To the parents of our subject there were born eleven children, eight of whom lived to mature years: Margaret, the elder of the latter, died at her home in Missouri, about 1871; William, of our sketch, is therefore the eldest one living; Jesse M. died in 1875; Deborah is a resident of Iowa; Mary A. lives in Berreman Township; Rhoda E. is a resident of Ward's Grove Township, as is also James H.; Emma E. makes her home in Greene County, Iowa.
Mr. Blair has occupied his present homestead a period of twenty-seven years, living during this time under the same roof. His early education was acquired in the log school-house, where he improved his time, taking kindly to his books. Afterward he became the efficient assistant of his father on the farm, but attended school during the winter season considerably, until reaching his majority. He then rented the old place, and in 1862 purchased forty-two acres of his present farm, upon which he at once began improvement. He rented this in 1866, and in the spring of that year started across the plains with a drove of cattle to Montana. He sojourned for a time in Helena, returning in the fall of that year to Sioux City, by boat, and by land to Denison, Iowa, and from there home. He now resumed farming, and purchased 150 acres, which he cleared, and broke the remaining fifteen acres, which was not under the plow. He has about nine acres of timber, and an abundance of living water. In 1879 he put up the present residence, a neat and commodious structure, which with its surroundings forms a very pleasant home. His other buildings are convenient and in good order. He carries on general farming, and raises graded Short-horn cattle, keeps about eight head of horses, and a herd of swine.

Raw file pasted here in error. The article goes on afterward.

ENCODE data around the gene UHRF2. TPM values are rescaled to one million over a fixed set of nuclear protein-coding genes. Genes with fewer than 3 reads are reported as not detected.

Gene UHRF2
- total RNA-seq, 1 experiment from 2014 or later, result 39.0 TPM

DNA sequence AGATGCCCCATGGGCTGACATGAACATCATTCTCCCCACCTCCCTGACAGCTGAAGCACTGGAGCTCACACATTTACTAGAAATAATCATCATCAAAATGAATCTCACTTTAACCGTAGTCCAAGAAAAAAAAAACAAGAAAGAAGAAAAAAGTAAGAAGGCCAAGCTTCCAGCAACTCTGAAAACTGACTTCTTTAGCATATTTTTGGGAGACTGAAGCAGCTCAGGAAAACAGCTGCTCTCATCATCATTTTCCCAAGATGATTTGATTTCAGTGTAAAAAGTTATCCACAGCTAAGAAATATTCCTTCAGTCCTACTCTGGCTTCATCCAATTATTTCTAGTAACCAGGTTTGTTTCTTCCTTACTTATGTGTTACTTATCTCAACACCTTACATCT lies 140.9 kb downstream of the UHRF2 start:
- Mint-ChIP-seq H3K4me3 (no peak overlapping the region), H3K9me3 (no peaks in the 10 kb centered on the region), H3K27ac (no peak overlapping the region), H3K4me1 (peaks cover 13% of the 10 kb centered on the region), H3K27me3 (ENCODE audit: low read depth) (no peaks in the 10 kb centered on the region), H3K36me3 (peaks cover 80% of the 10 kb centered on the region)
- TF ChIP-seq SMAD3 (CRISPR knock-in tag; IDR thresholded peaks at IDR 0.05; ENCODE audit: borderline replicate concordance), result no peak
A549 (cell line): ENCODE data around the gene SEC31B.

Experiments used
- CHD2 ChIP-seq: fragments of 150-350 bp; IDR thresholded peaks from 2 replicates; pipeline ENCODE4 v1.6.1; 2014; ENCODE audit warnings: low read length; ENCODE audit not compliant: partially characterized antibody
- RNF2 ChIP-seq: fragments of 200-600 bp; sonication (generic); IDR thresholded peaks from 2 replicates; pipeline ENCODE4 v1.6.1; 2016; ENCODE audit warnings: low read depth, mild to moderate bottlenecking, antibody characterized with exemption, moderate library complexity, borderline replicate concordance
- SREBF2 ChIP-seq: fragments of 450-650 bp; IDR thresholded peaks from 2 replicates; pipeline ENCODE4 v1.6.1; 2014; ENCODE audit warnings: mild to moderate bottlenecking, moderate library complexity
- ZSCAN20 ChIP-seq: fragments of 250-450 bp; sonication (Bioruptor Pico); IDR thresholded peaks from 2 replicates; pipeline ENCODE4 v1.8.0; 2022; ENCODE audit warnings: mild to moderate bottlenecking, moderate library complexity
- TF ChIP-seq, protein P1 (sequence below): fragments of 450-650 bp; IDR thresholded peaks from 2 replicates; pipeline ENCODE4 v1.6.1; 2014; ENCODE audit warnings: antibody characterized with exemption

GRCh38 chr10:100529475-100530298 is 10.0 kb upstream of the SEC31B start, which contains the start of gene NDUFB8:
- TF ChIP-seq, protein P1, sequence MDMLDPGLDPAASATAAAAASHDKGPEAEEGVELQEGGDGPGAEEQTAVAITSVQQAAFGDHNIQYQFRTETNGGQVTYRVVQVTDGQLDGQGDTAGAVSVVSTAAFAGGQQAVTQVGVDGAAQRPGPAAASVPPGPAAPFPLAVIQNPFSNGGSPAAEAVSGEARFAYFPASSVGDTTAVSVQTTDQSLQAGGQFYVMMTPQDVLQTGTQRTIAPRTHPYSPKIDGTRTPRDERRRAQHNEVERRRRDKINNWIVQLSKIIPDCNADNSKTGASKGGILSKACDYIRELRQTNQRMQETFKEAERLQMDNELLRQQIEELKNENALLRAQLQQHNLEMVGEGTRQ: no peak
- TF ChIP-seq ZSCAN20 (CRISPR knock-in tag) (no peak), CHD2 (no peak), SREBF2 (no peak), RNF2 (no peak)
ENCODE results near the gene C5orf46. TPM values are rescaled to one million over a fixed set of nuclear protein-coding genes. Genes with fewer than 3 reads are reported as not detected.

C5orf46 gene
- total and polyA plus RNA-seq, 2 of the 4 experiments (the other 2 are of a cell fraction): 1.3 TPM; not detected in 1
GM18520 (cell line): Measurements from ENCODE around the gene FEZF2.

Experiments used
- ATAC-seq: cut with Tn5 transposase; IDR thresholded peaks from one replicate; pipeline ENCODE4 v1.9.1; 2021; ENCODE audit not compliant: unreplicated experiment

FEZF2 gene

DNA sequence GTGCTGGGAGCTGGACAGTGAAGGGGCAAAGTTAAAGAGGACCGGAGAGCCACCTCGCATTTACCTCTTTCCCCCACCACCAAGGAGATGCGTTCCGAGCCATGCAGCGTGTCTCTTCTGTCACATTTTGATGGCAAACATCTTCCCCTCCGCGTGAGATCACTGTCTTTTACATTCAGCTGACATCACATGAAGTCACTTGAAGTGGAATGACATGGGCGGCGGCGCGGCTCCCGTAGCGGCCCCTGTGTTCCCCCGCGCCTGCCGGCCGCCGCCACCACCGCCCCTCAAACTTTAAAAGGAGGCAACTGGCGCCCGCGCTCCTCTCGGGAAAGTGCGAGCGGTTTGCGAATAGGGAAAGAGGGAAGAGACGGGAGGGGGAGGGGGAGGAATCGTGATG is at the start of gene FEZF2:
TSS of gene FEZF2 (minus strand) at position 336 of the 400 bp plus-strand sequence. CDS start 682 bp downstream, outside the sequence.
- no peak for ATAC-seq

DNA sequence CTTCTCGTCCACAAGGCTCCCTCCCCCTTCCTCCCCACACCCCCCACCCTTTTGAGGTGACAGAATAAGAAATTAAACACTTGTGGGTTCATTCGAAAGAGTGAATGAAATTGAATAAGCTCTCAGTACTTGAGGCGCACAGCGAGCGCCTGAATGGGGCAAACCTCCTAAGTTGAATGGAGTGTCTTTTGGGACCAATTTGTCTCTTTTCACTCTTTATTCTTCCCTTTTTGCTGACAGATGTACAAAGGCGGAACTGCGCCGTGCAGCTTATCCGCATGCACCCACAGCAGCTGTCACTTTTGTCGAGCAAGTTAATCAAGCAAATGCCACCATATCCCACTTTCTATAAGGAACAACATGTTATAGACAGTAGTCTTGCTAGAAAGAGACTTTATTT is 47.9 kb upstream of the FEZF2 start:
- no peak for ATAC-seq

On the 12th of January, 1862, our subject took unto himself a wife and helpmate, Miss Nancy M. Tyrrell, the wedding taking place at the home of the bride in Ward's Grove Township. Mrs. Blair was born March 2, 1844, in Vermont, and is the daughter of Alden and Lucy (Ellis) Tyrrell, who were also natives of the Green Mountain State. The father was a farmer and miller combined, and emigrated to this county in 1846. He purchased eighty acres of land in Ward's Grove Township, where he engaged in farming, and worked in a grist-mill. His death took place in 1852, when he was about forty-two years old. The mother is still living, and has now reached her seventy-fifth year. She is a consistent member of the Methodist Episcopal Church.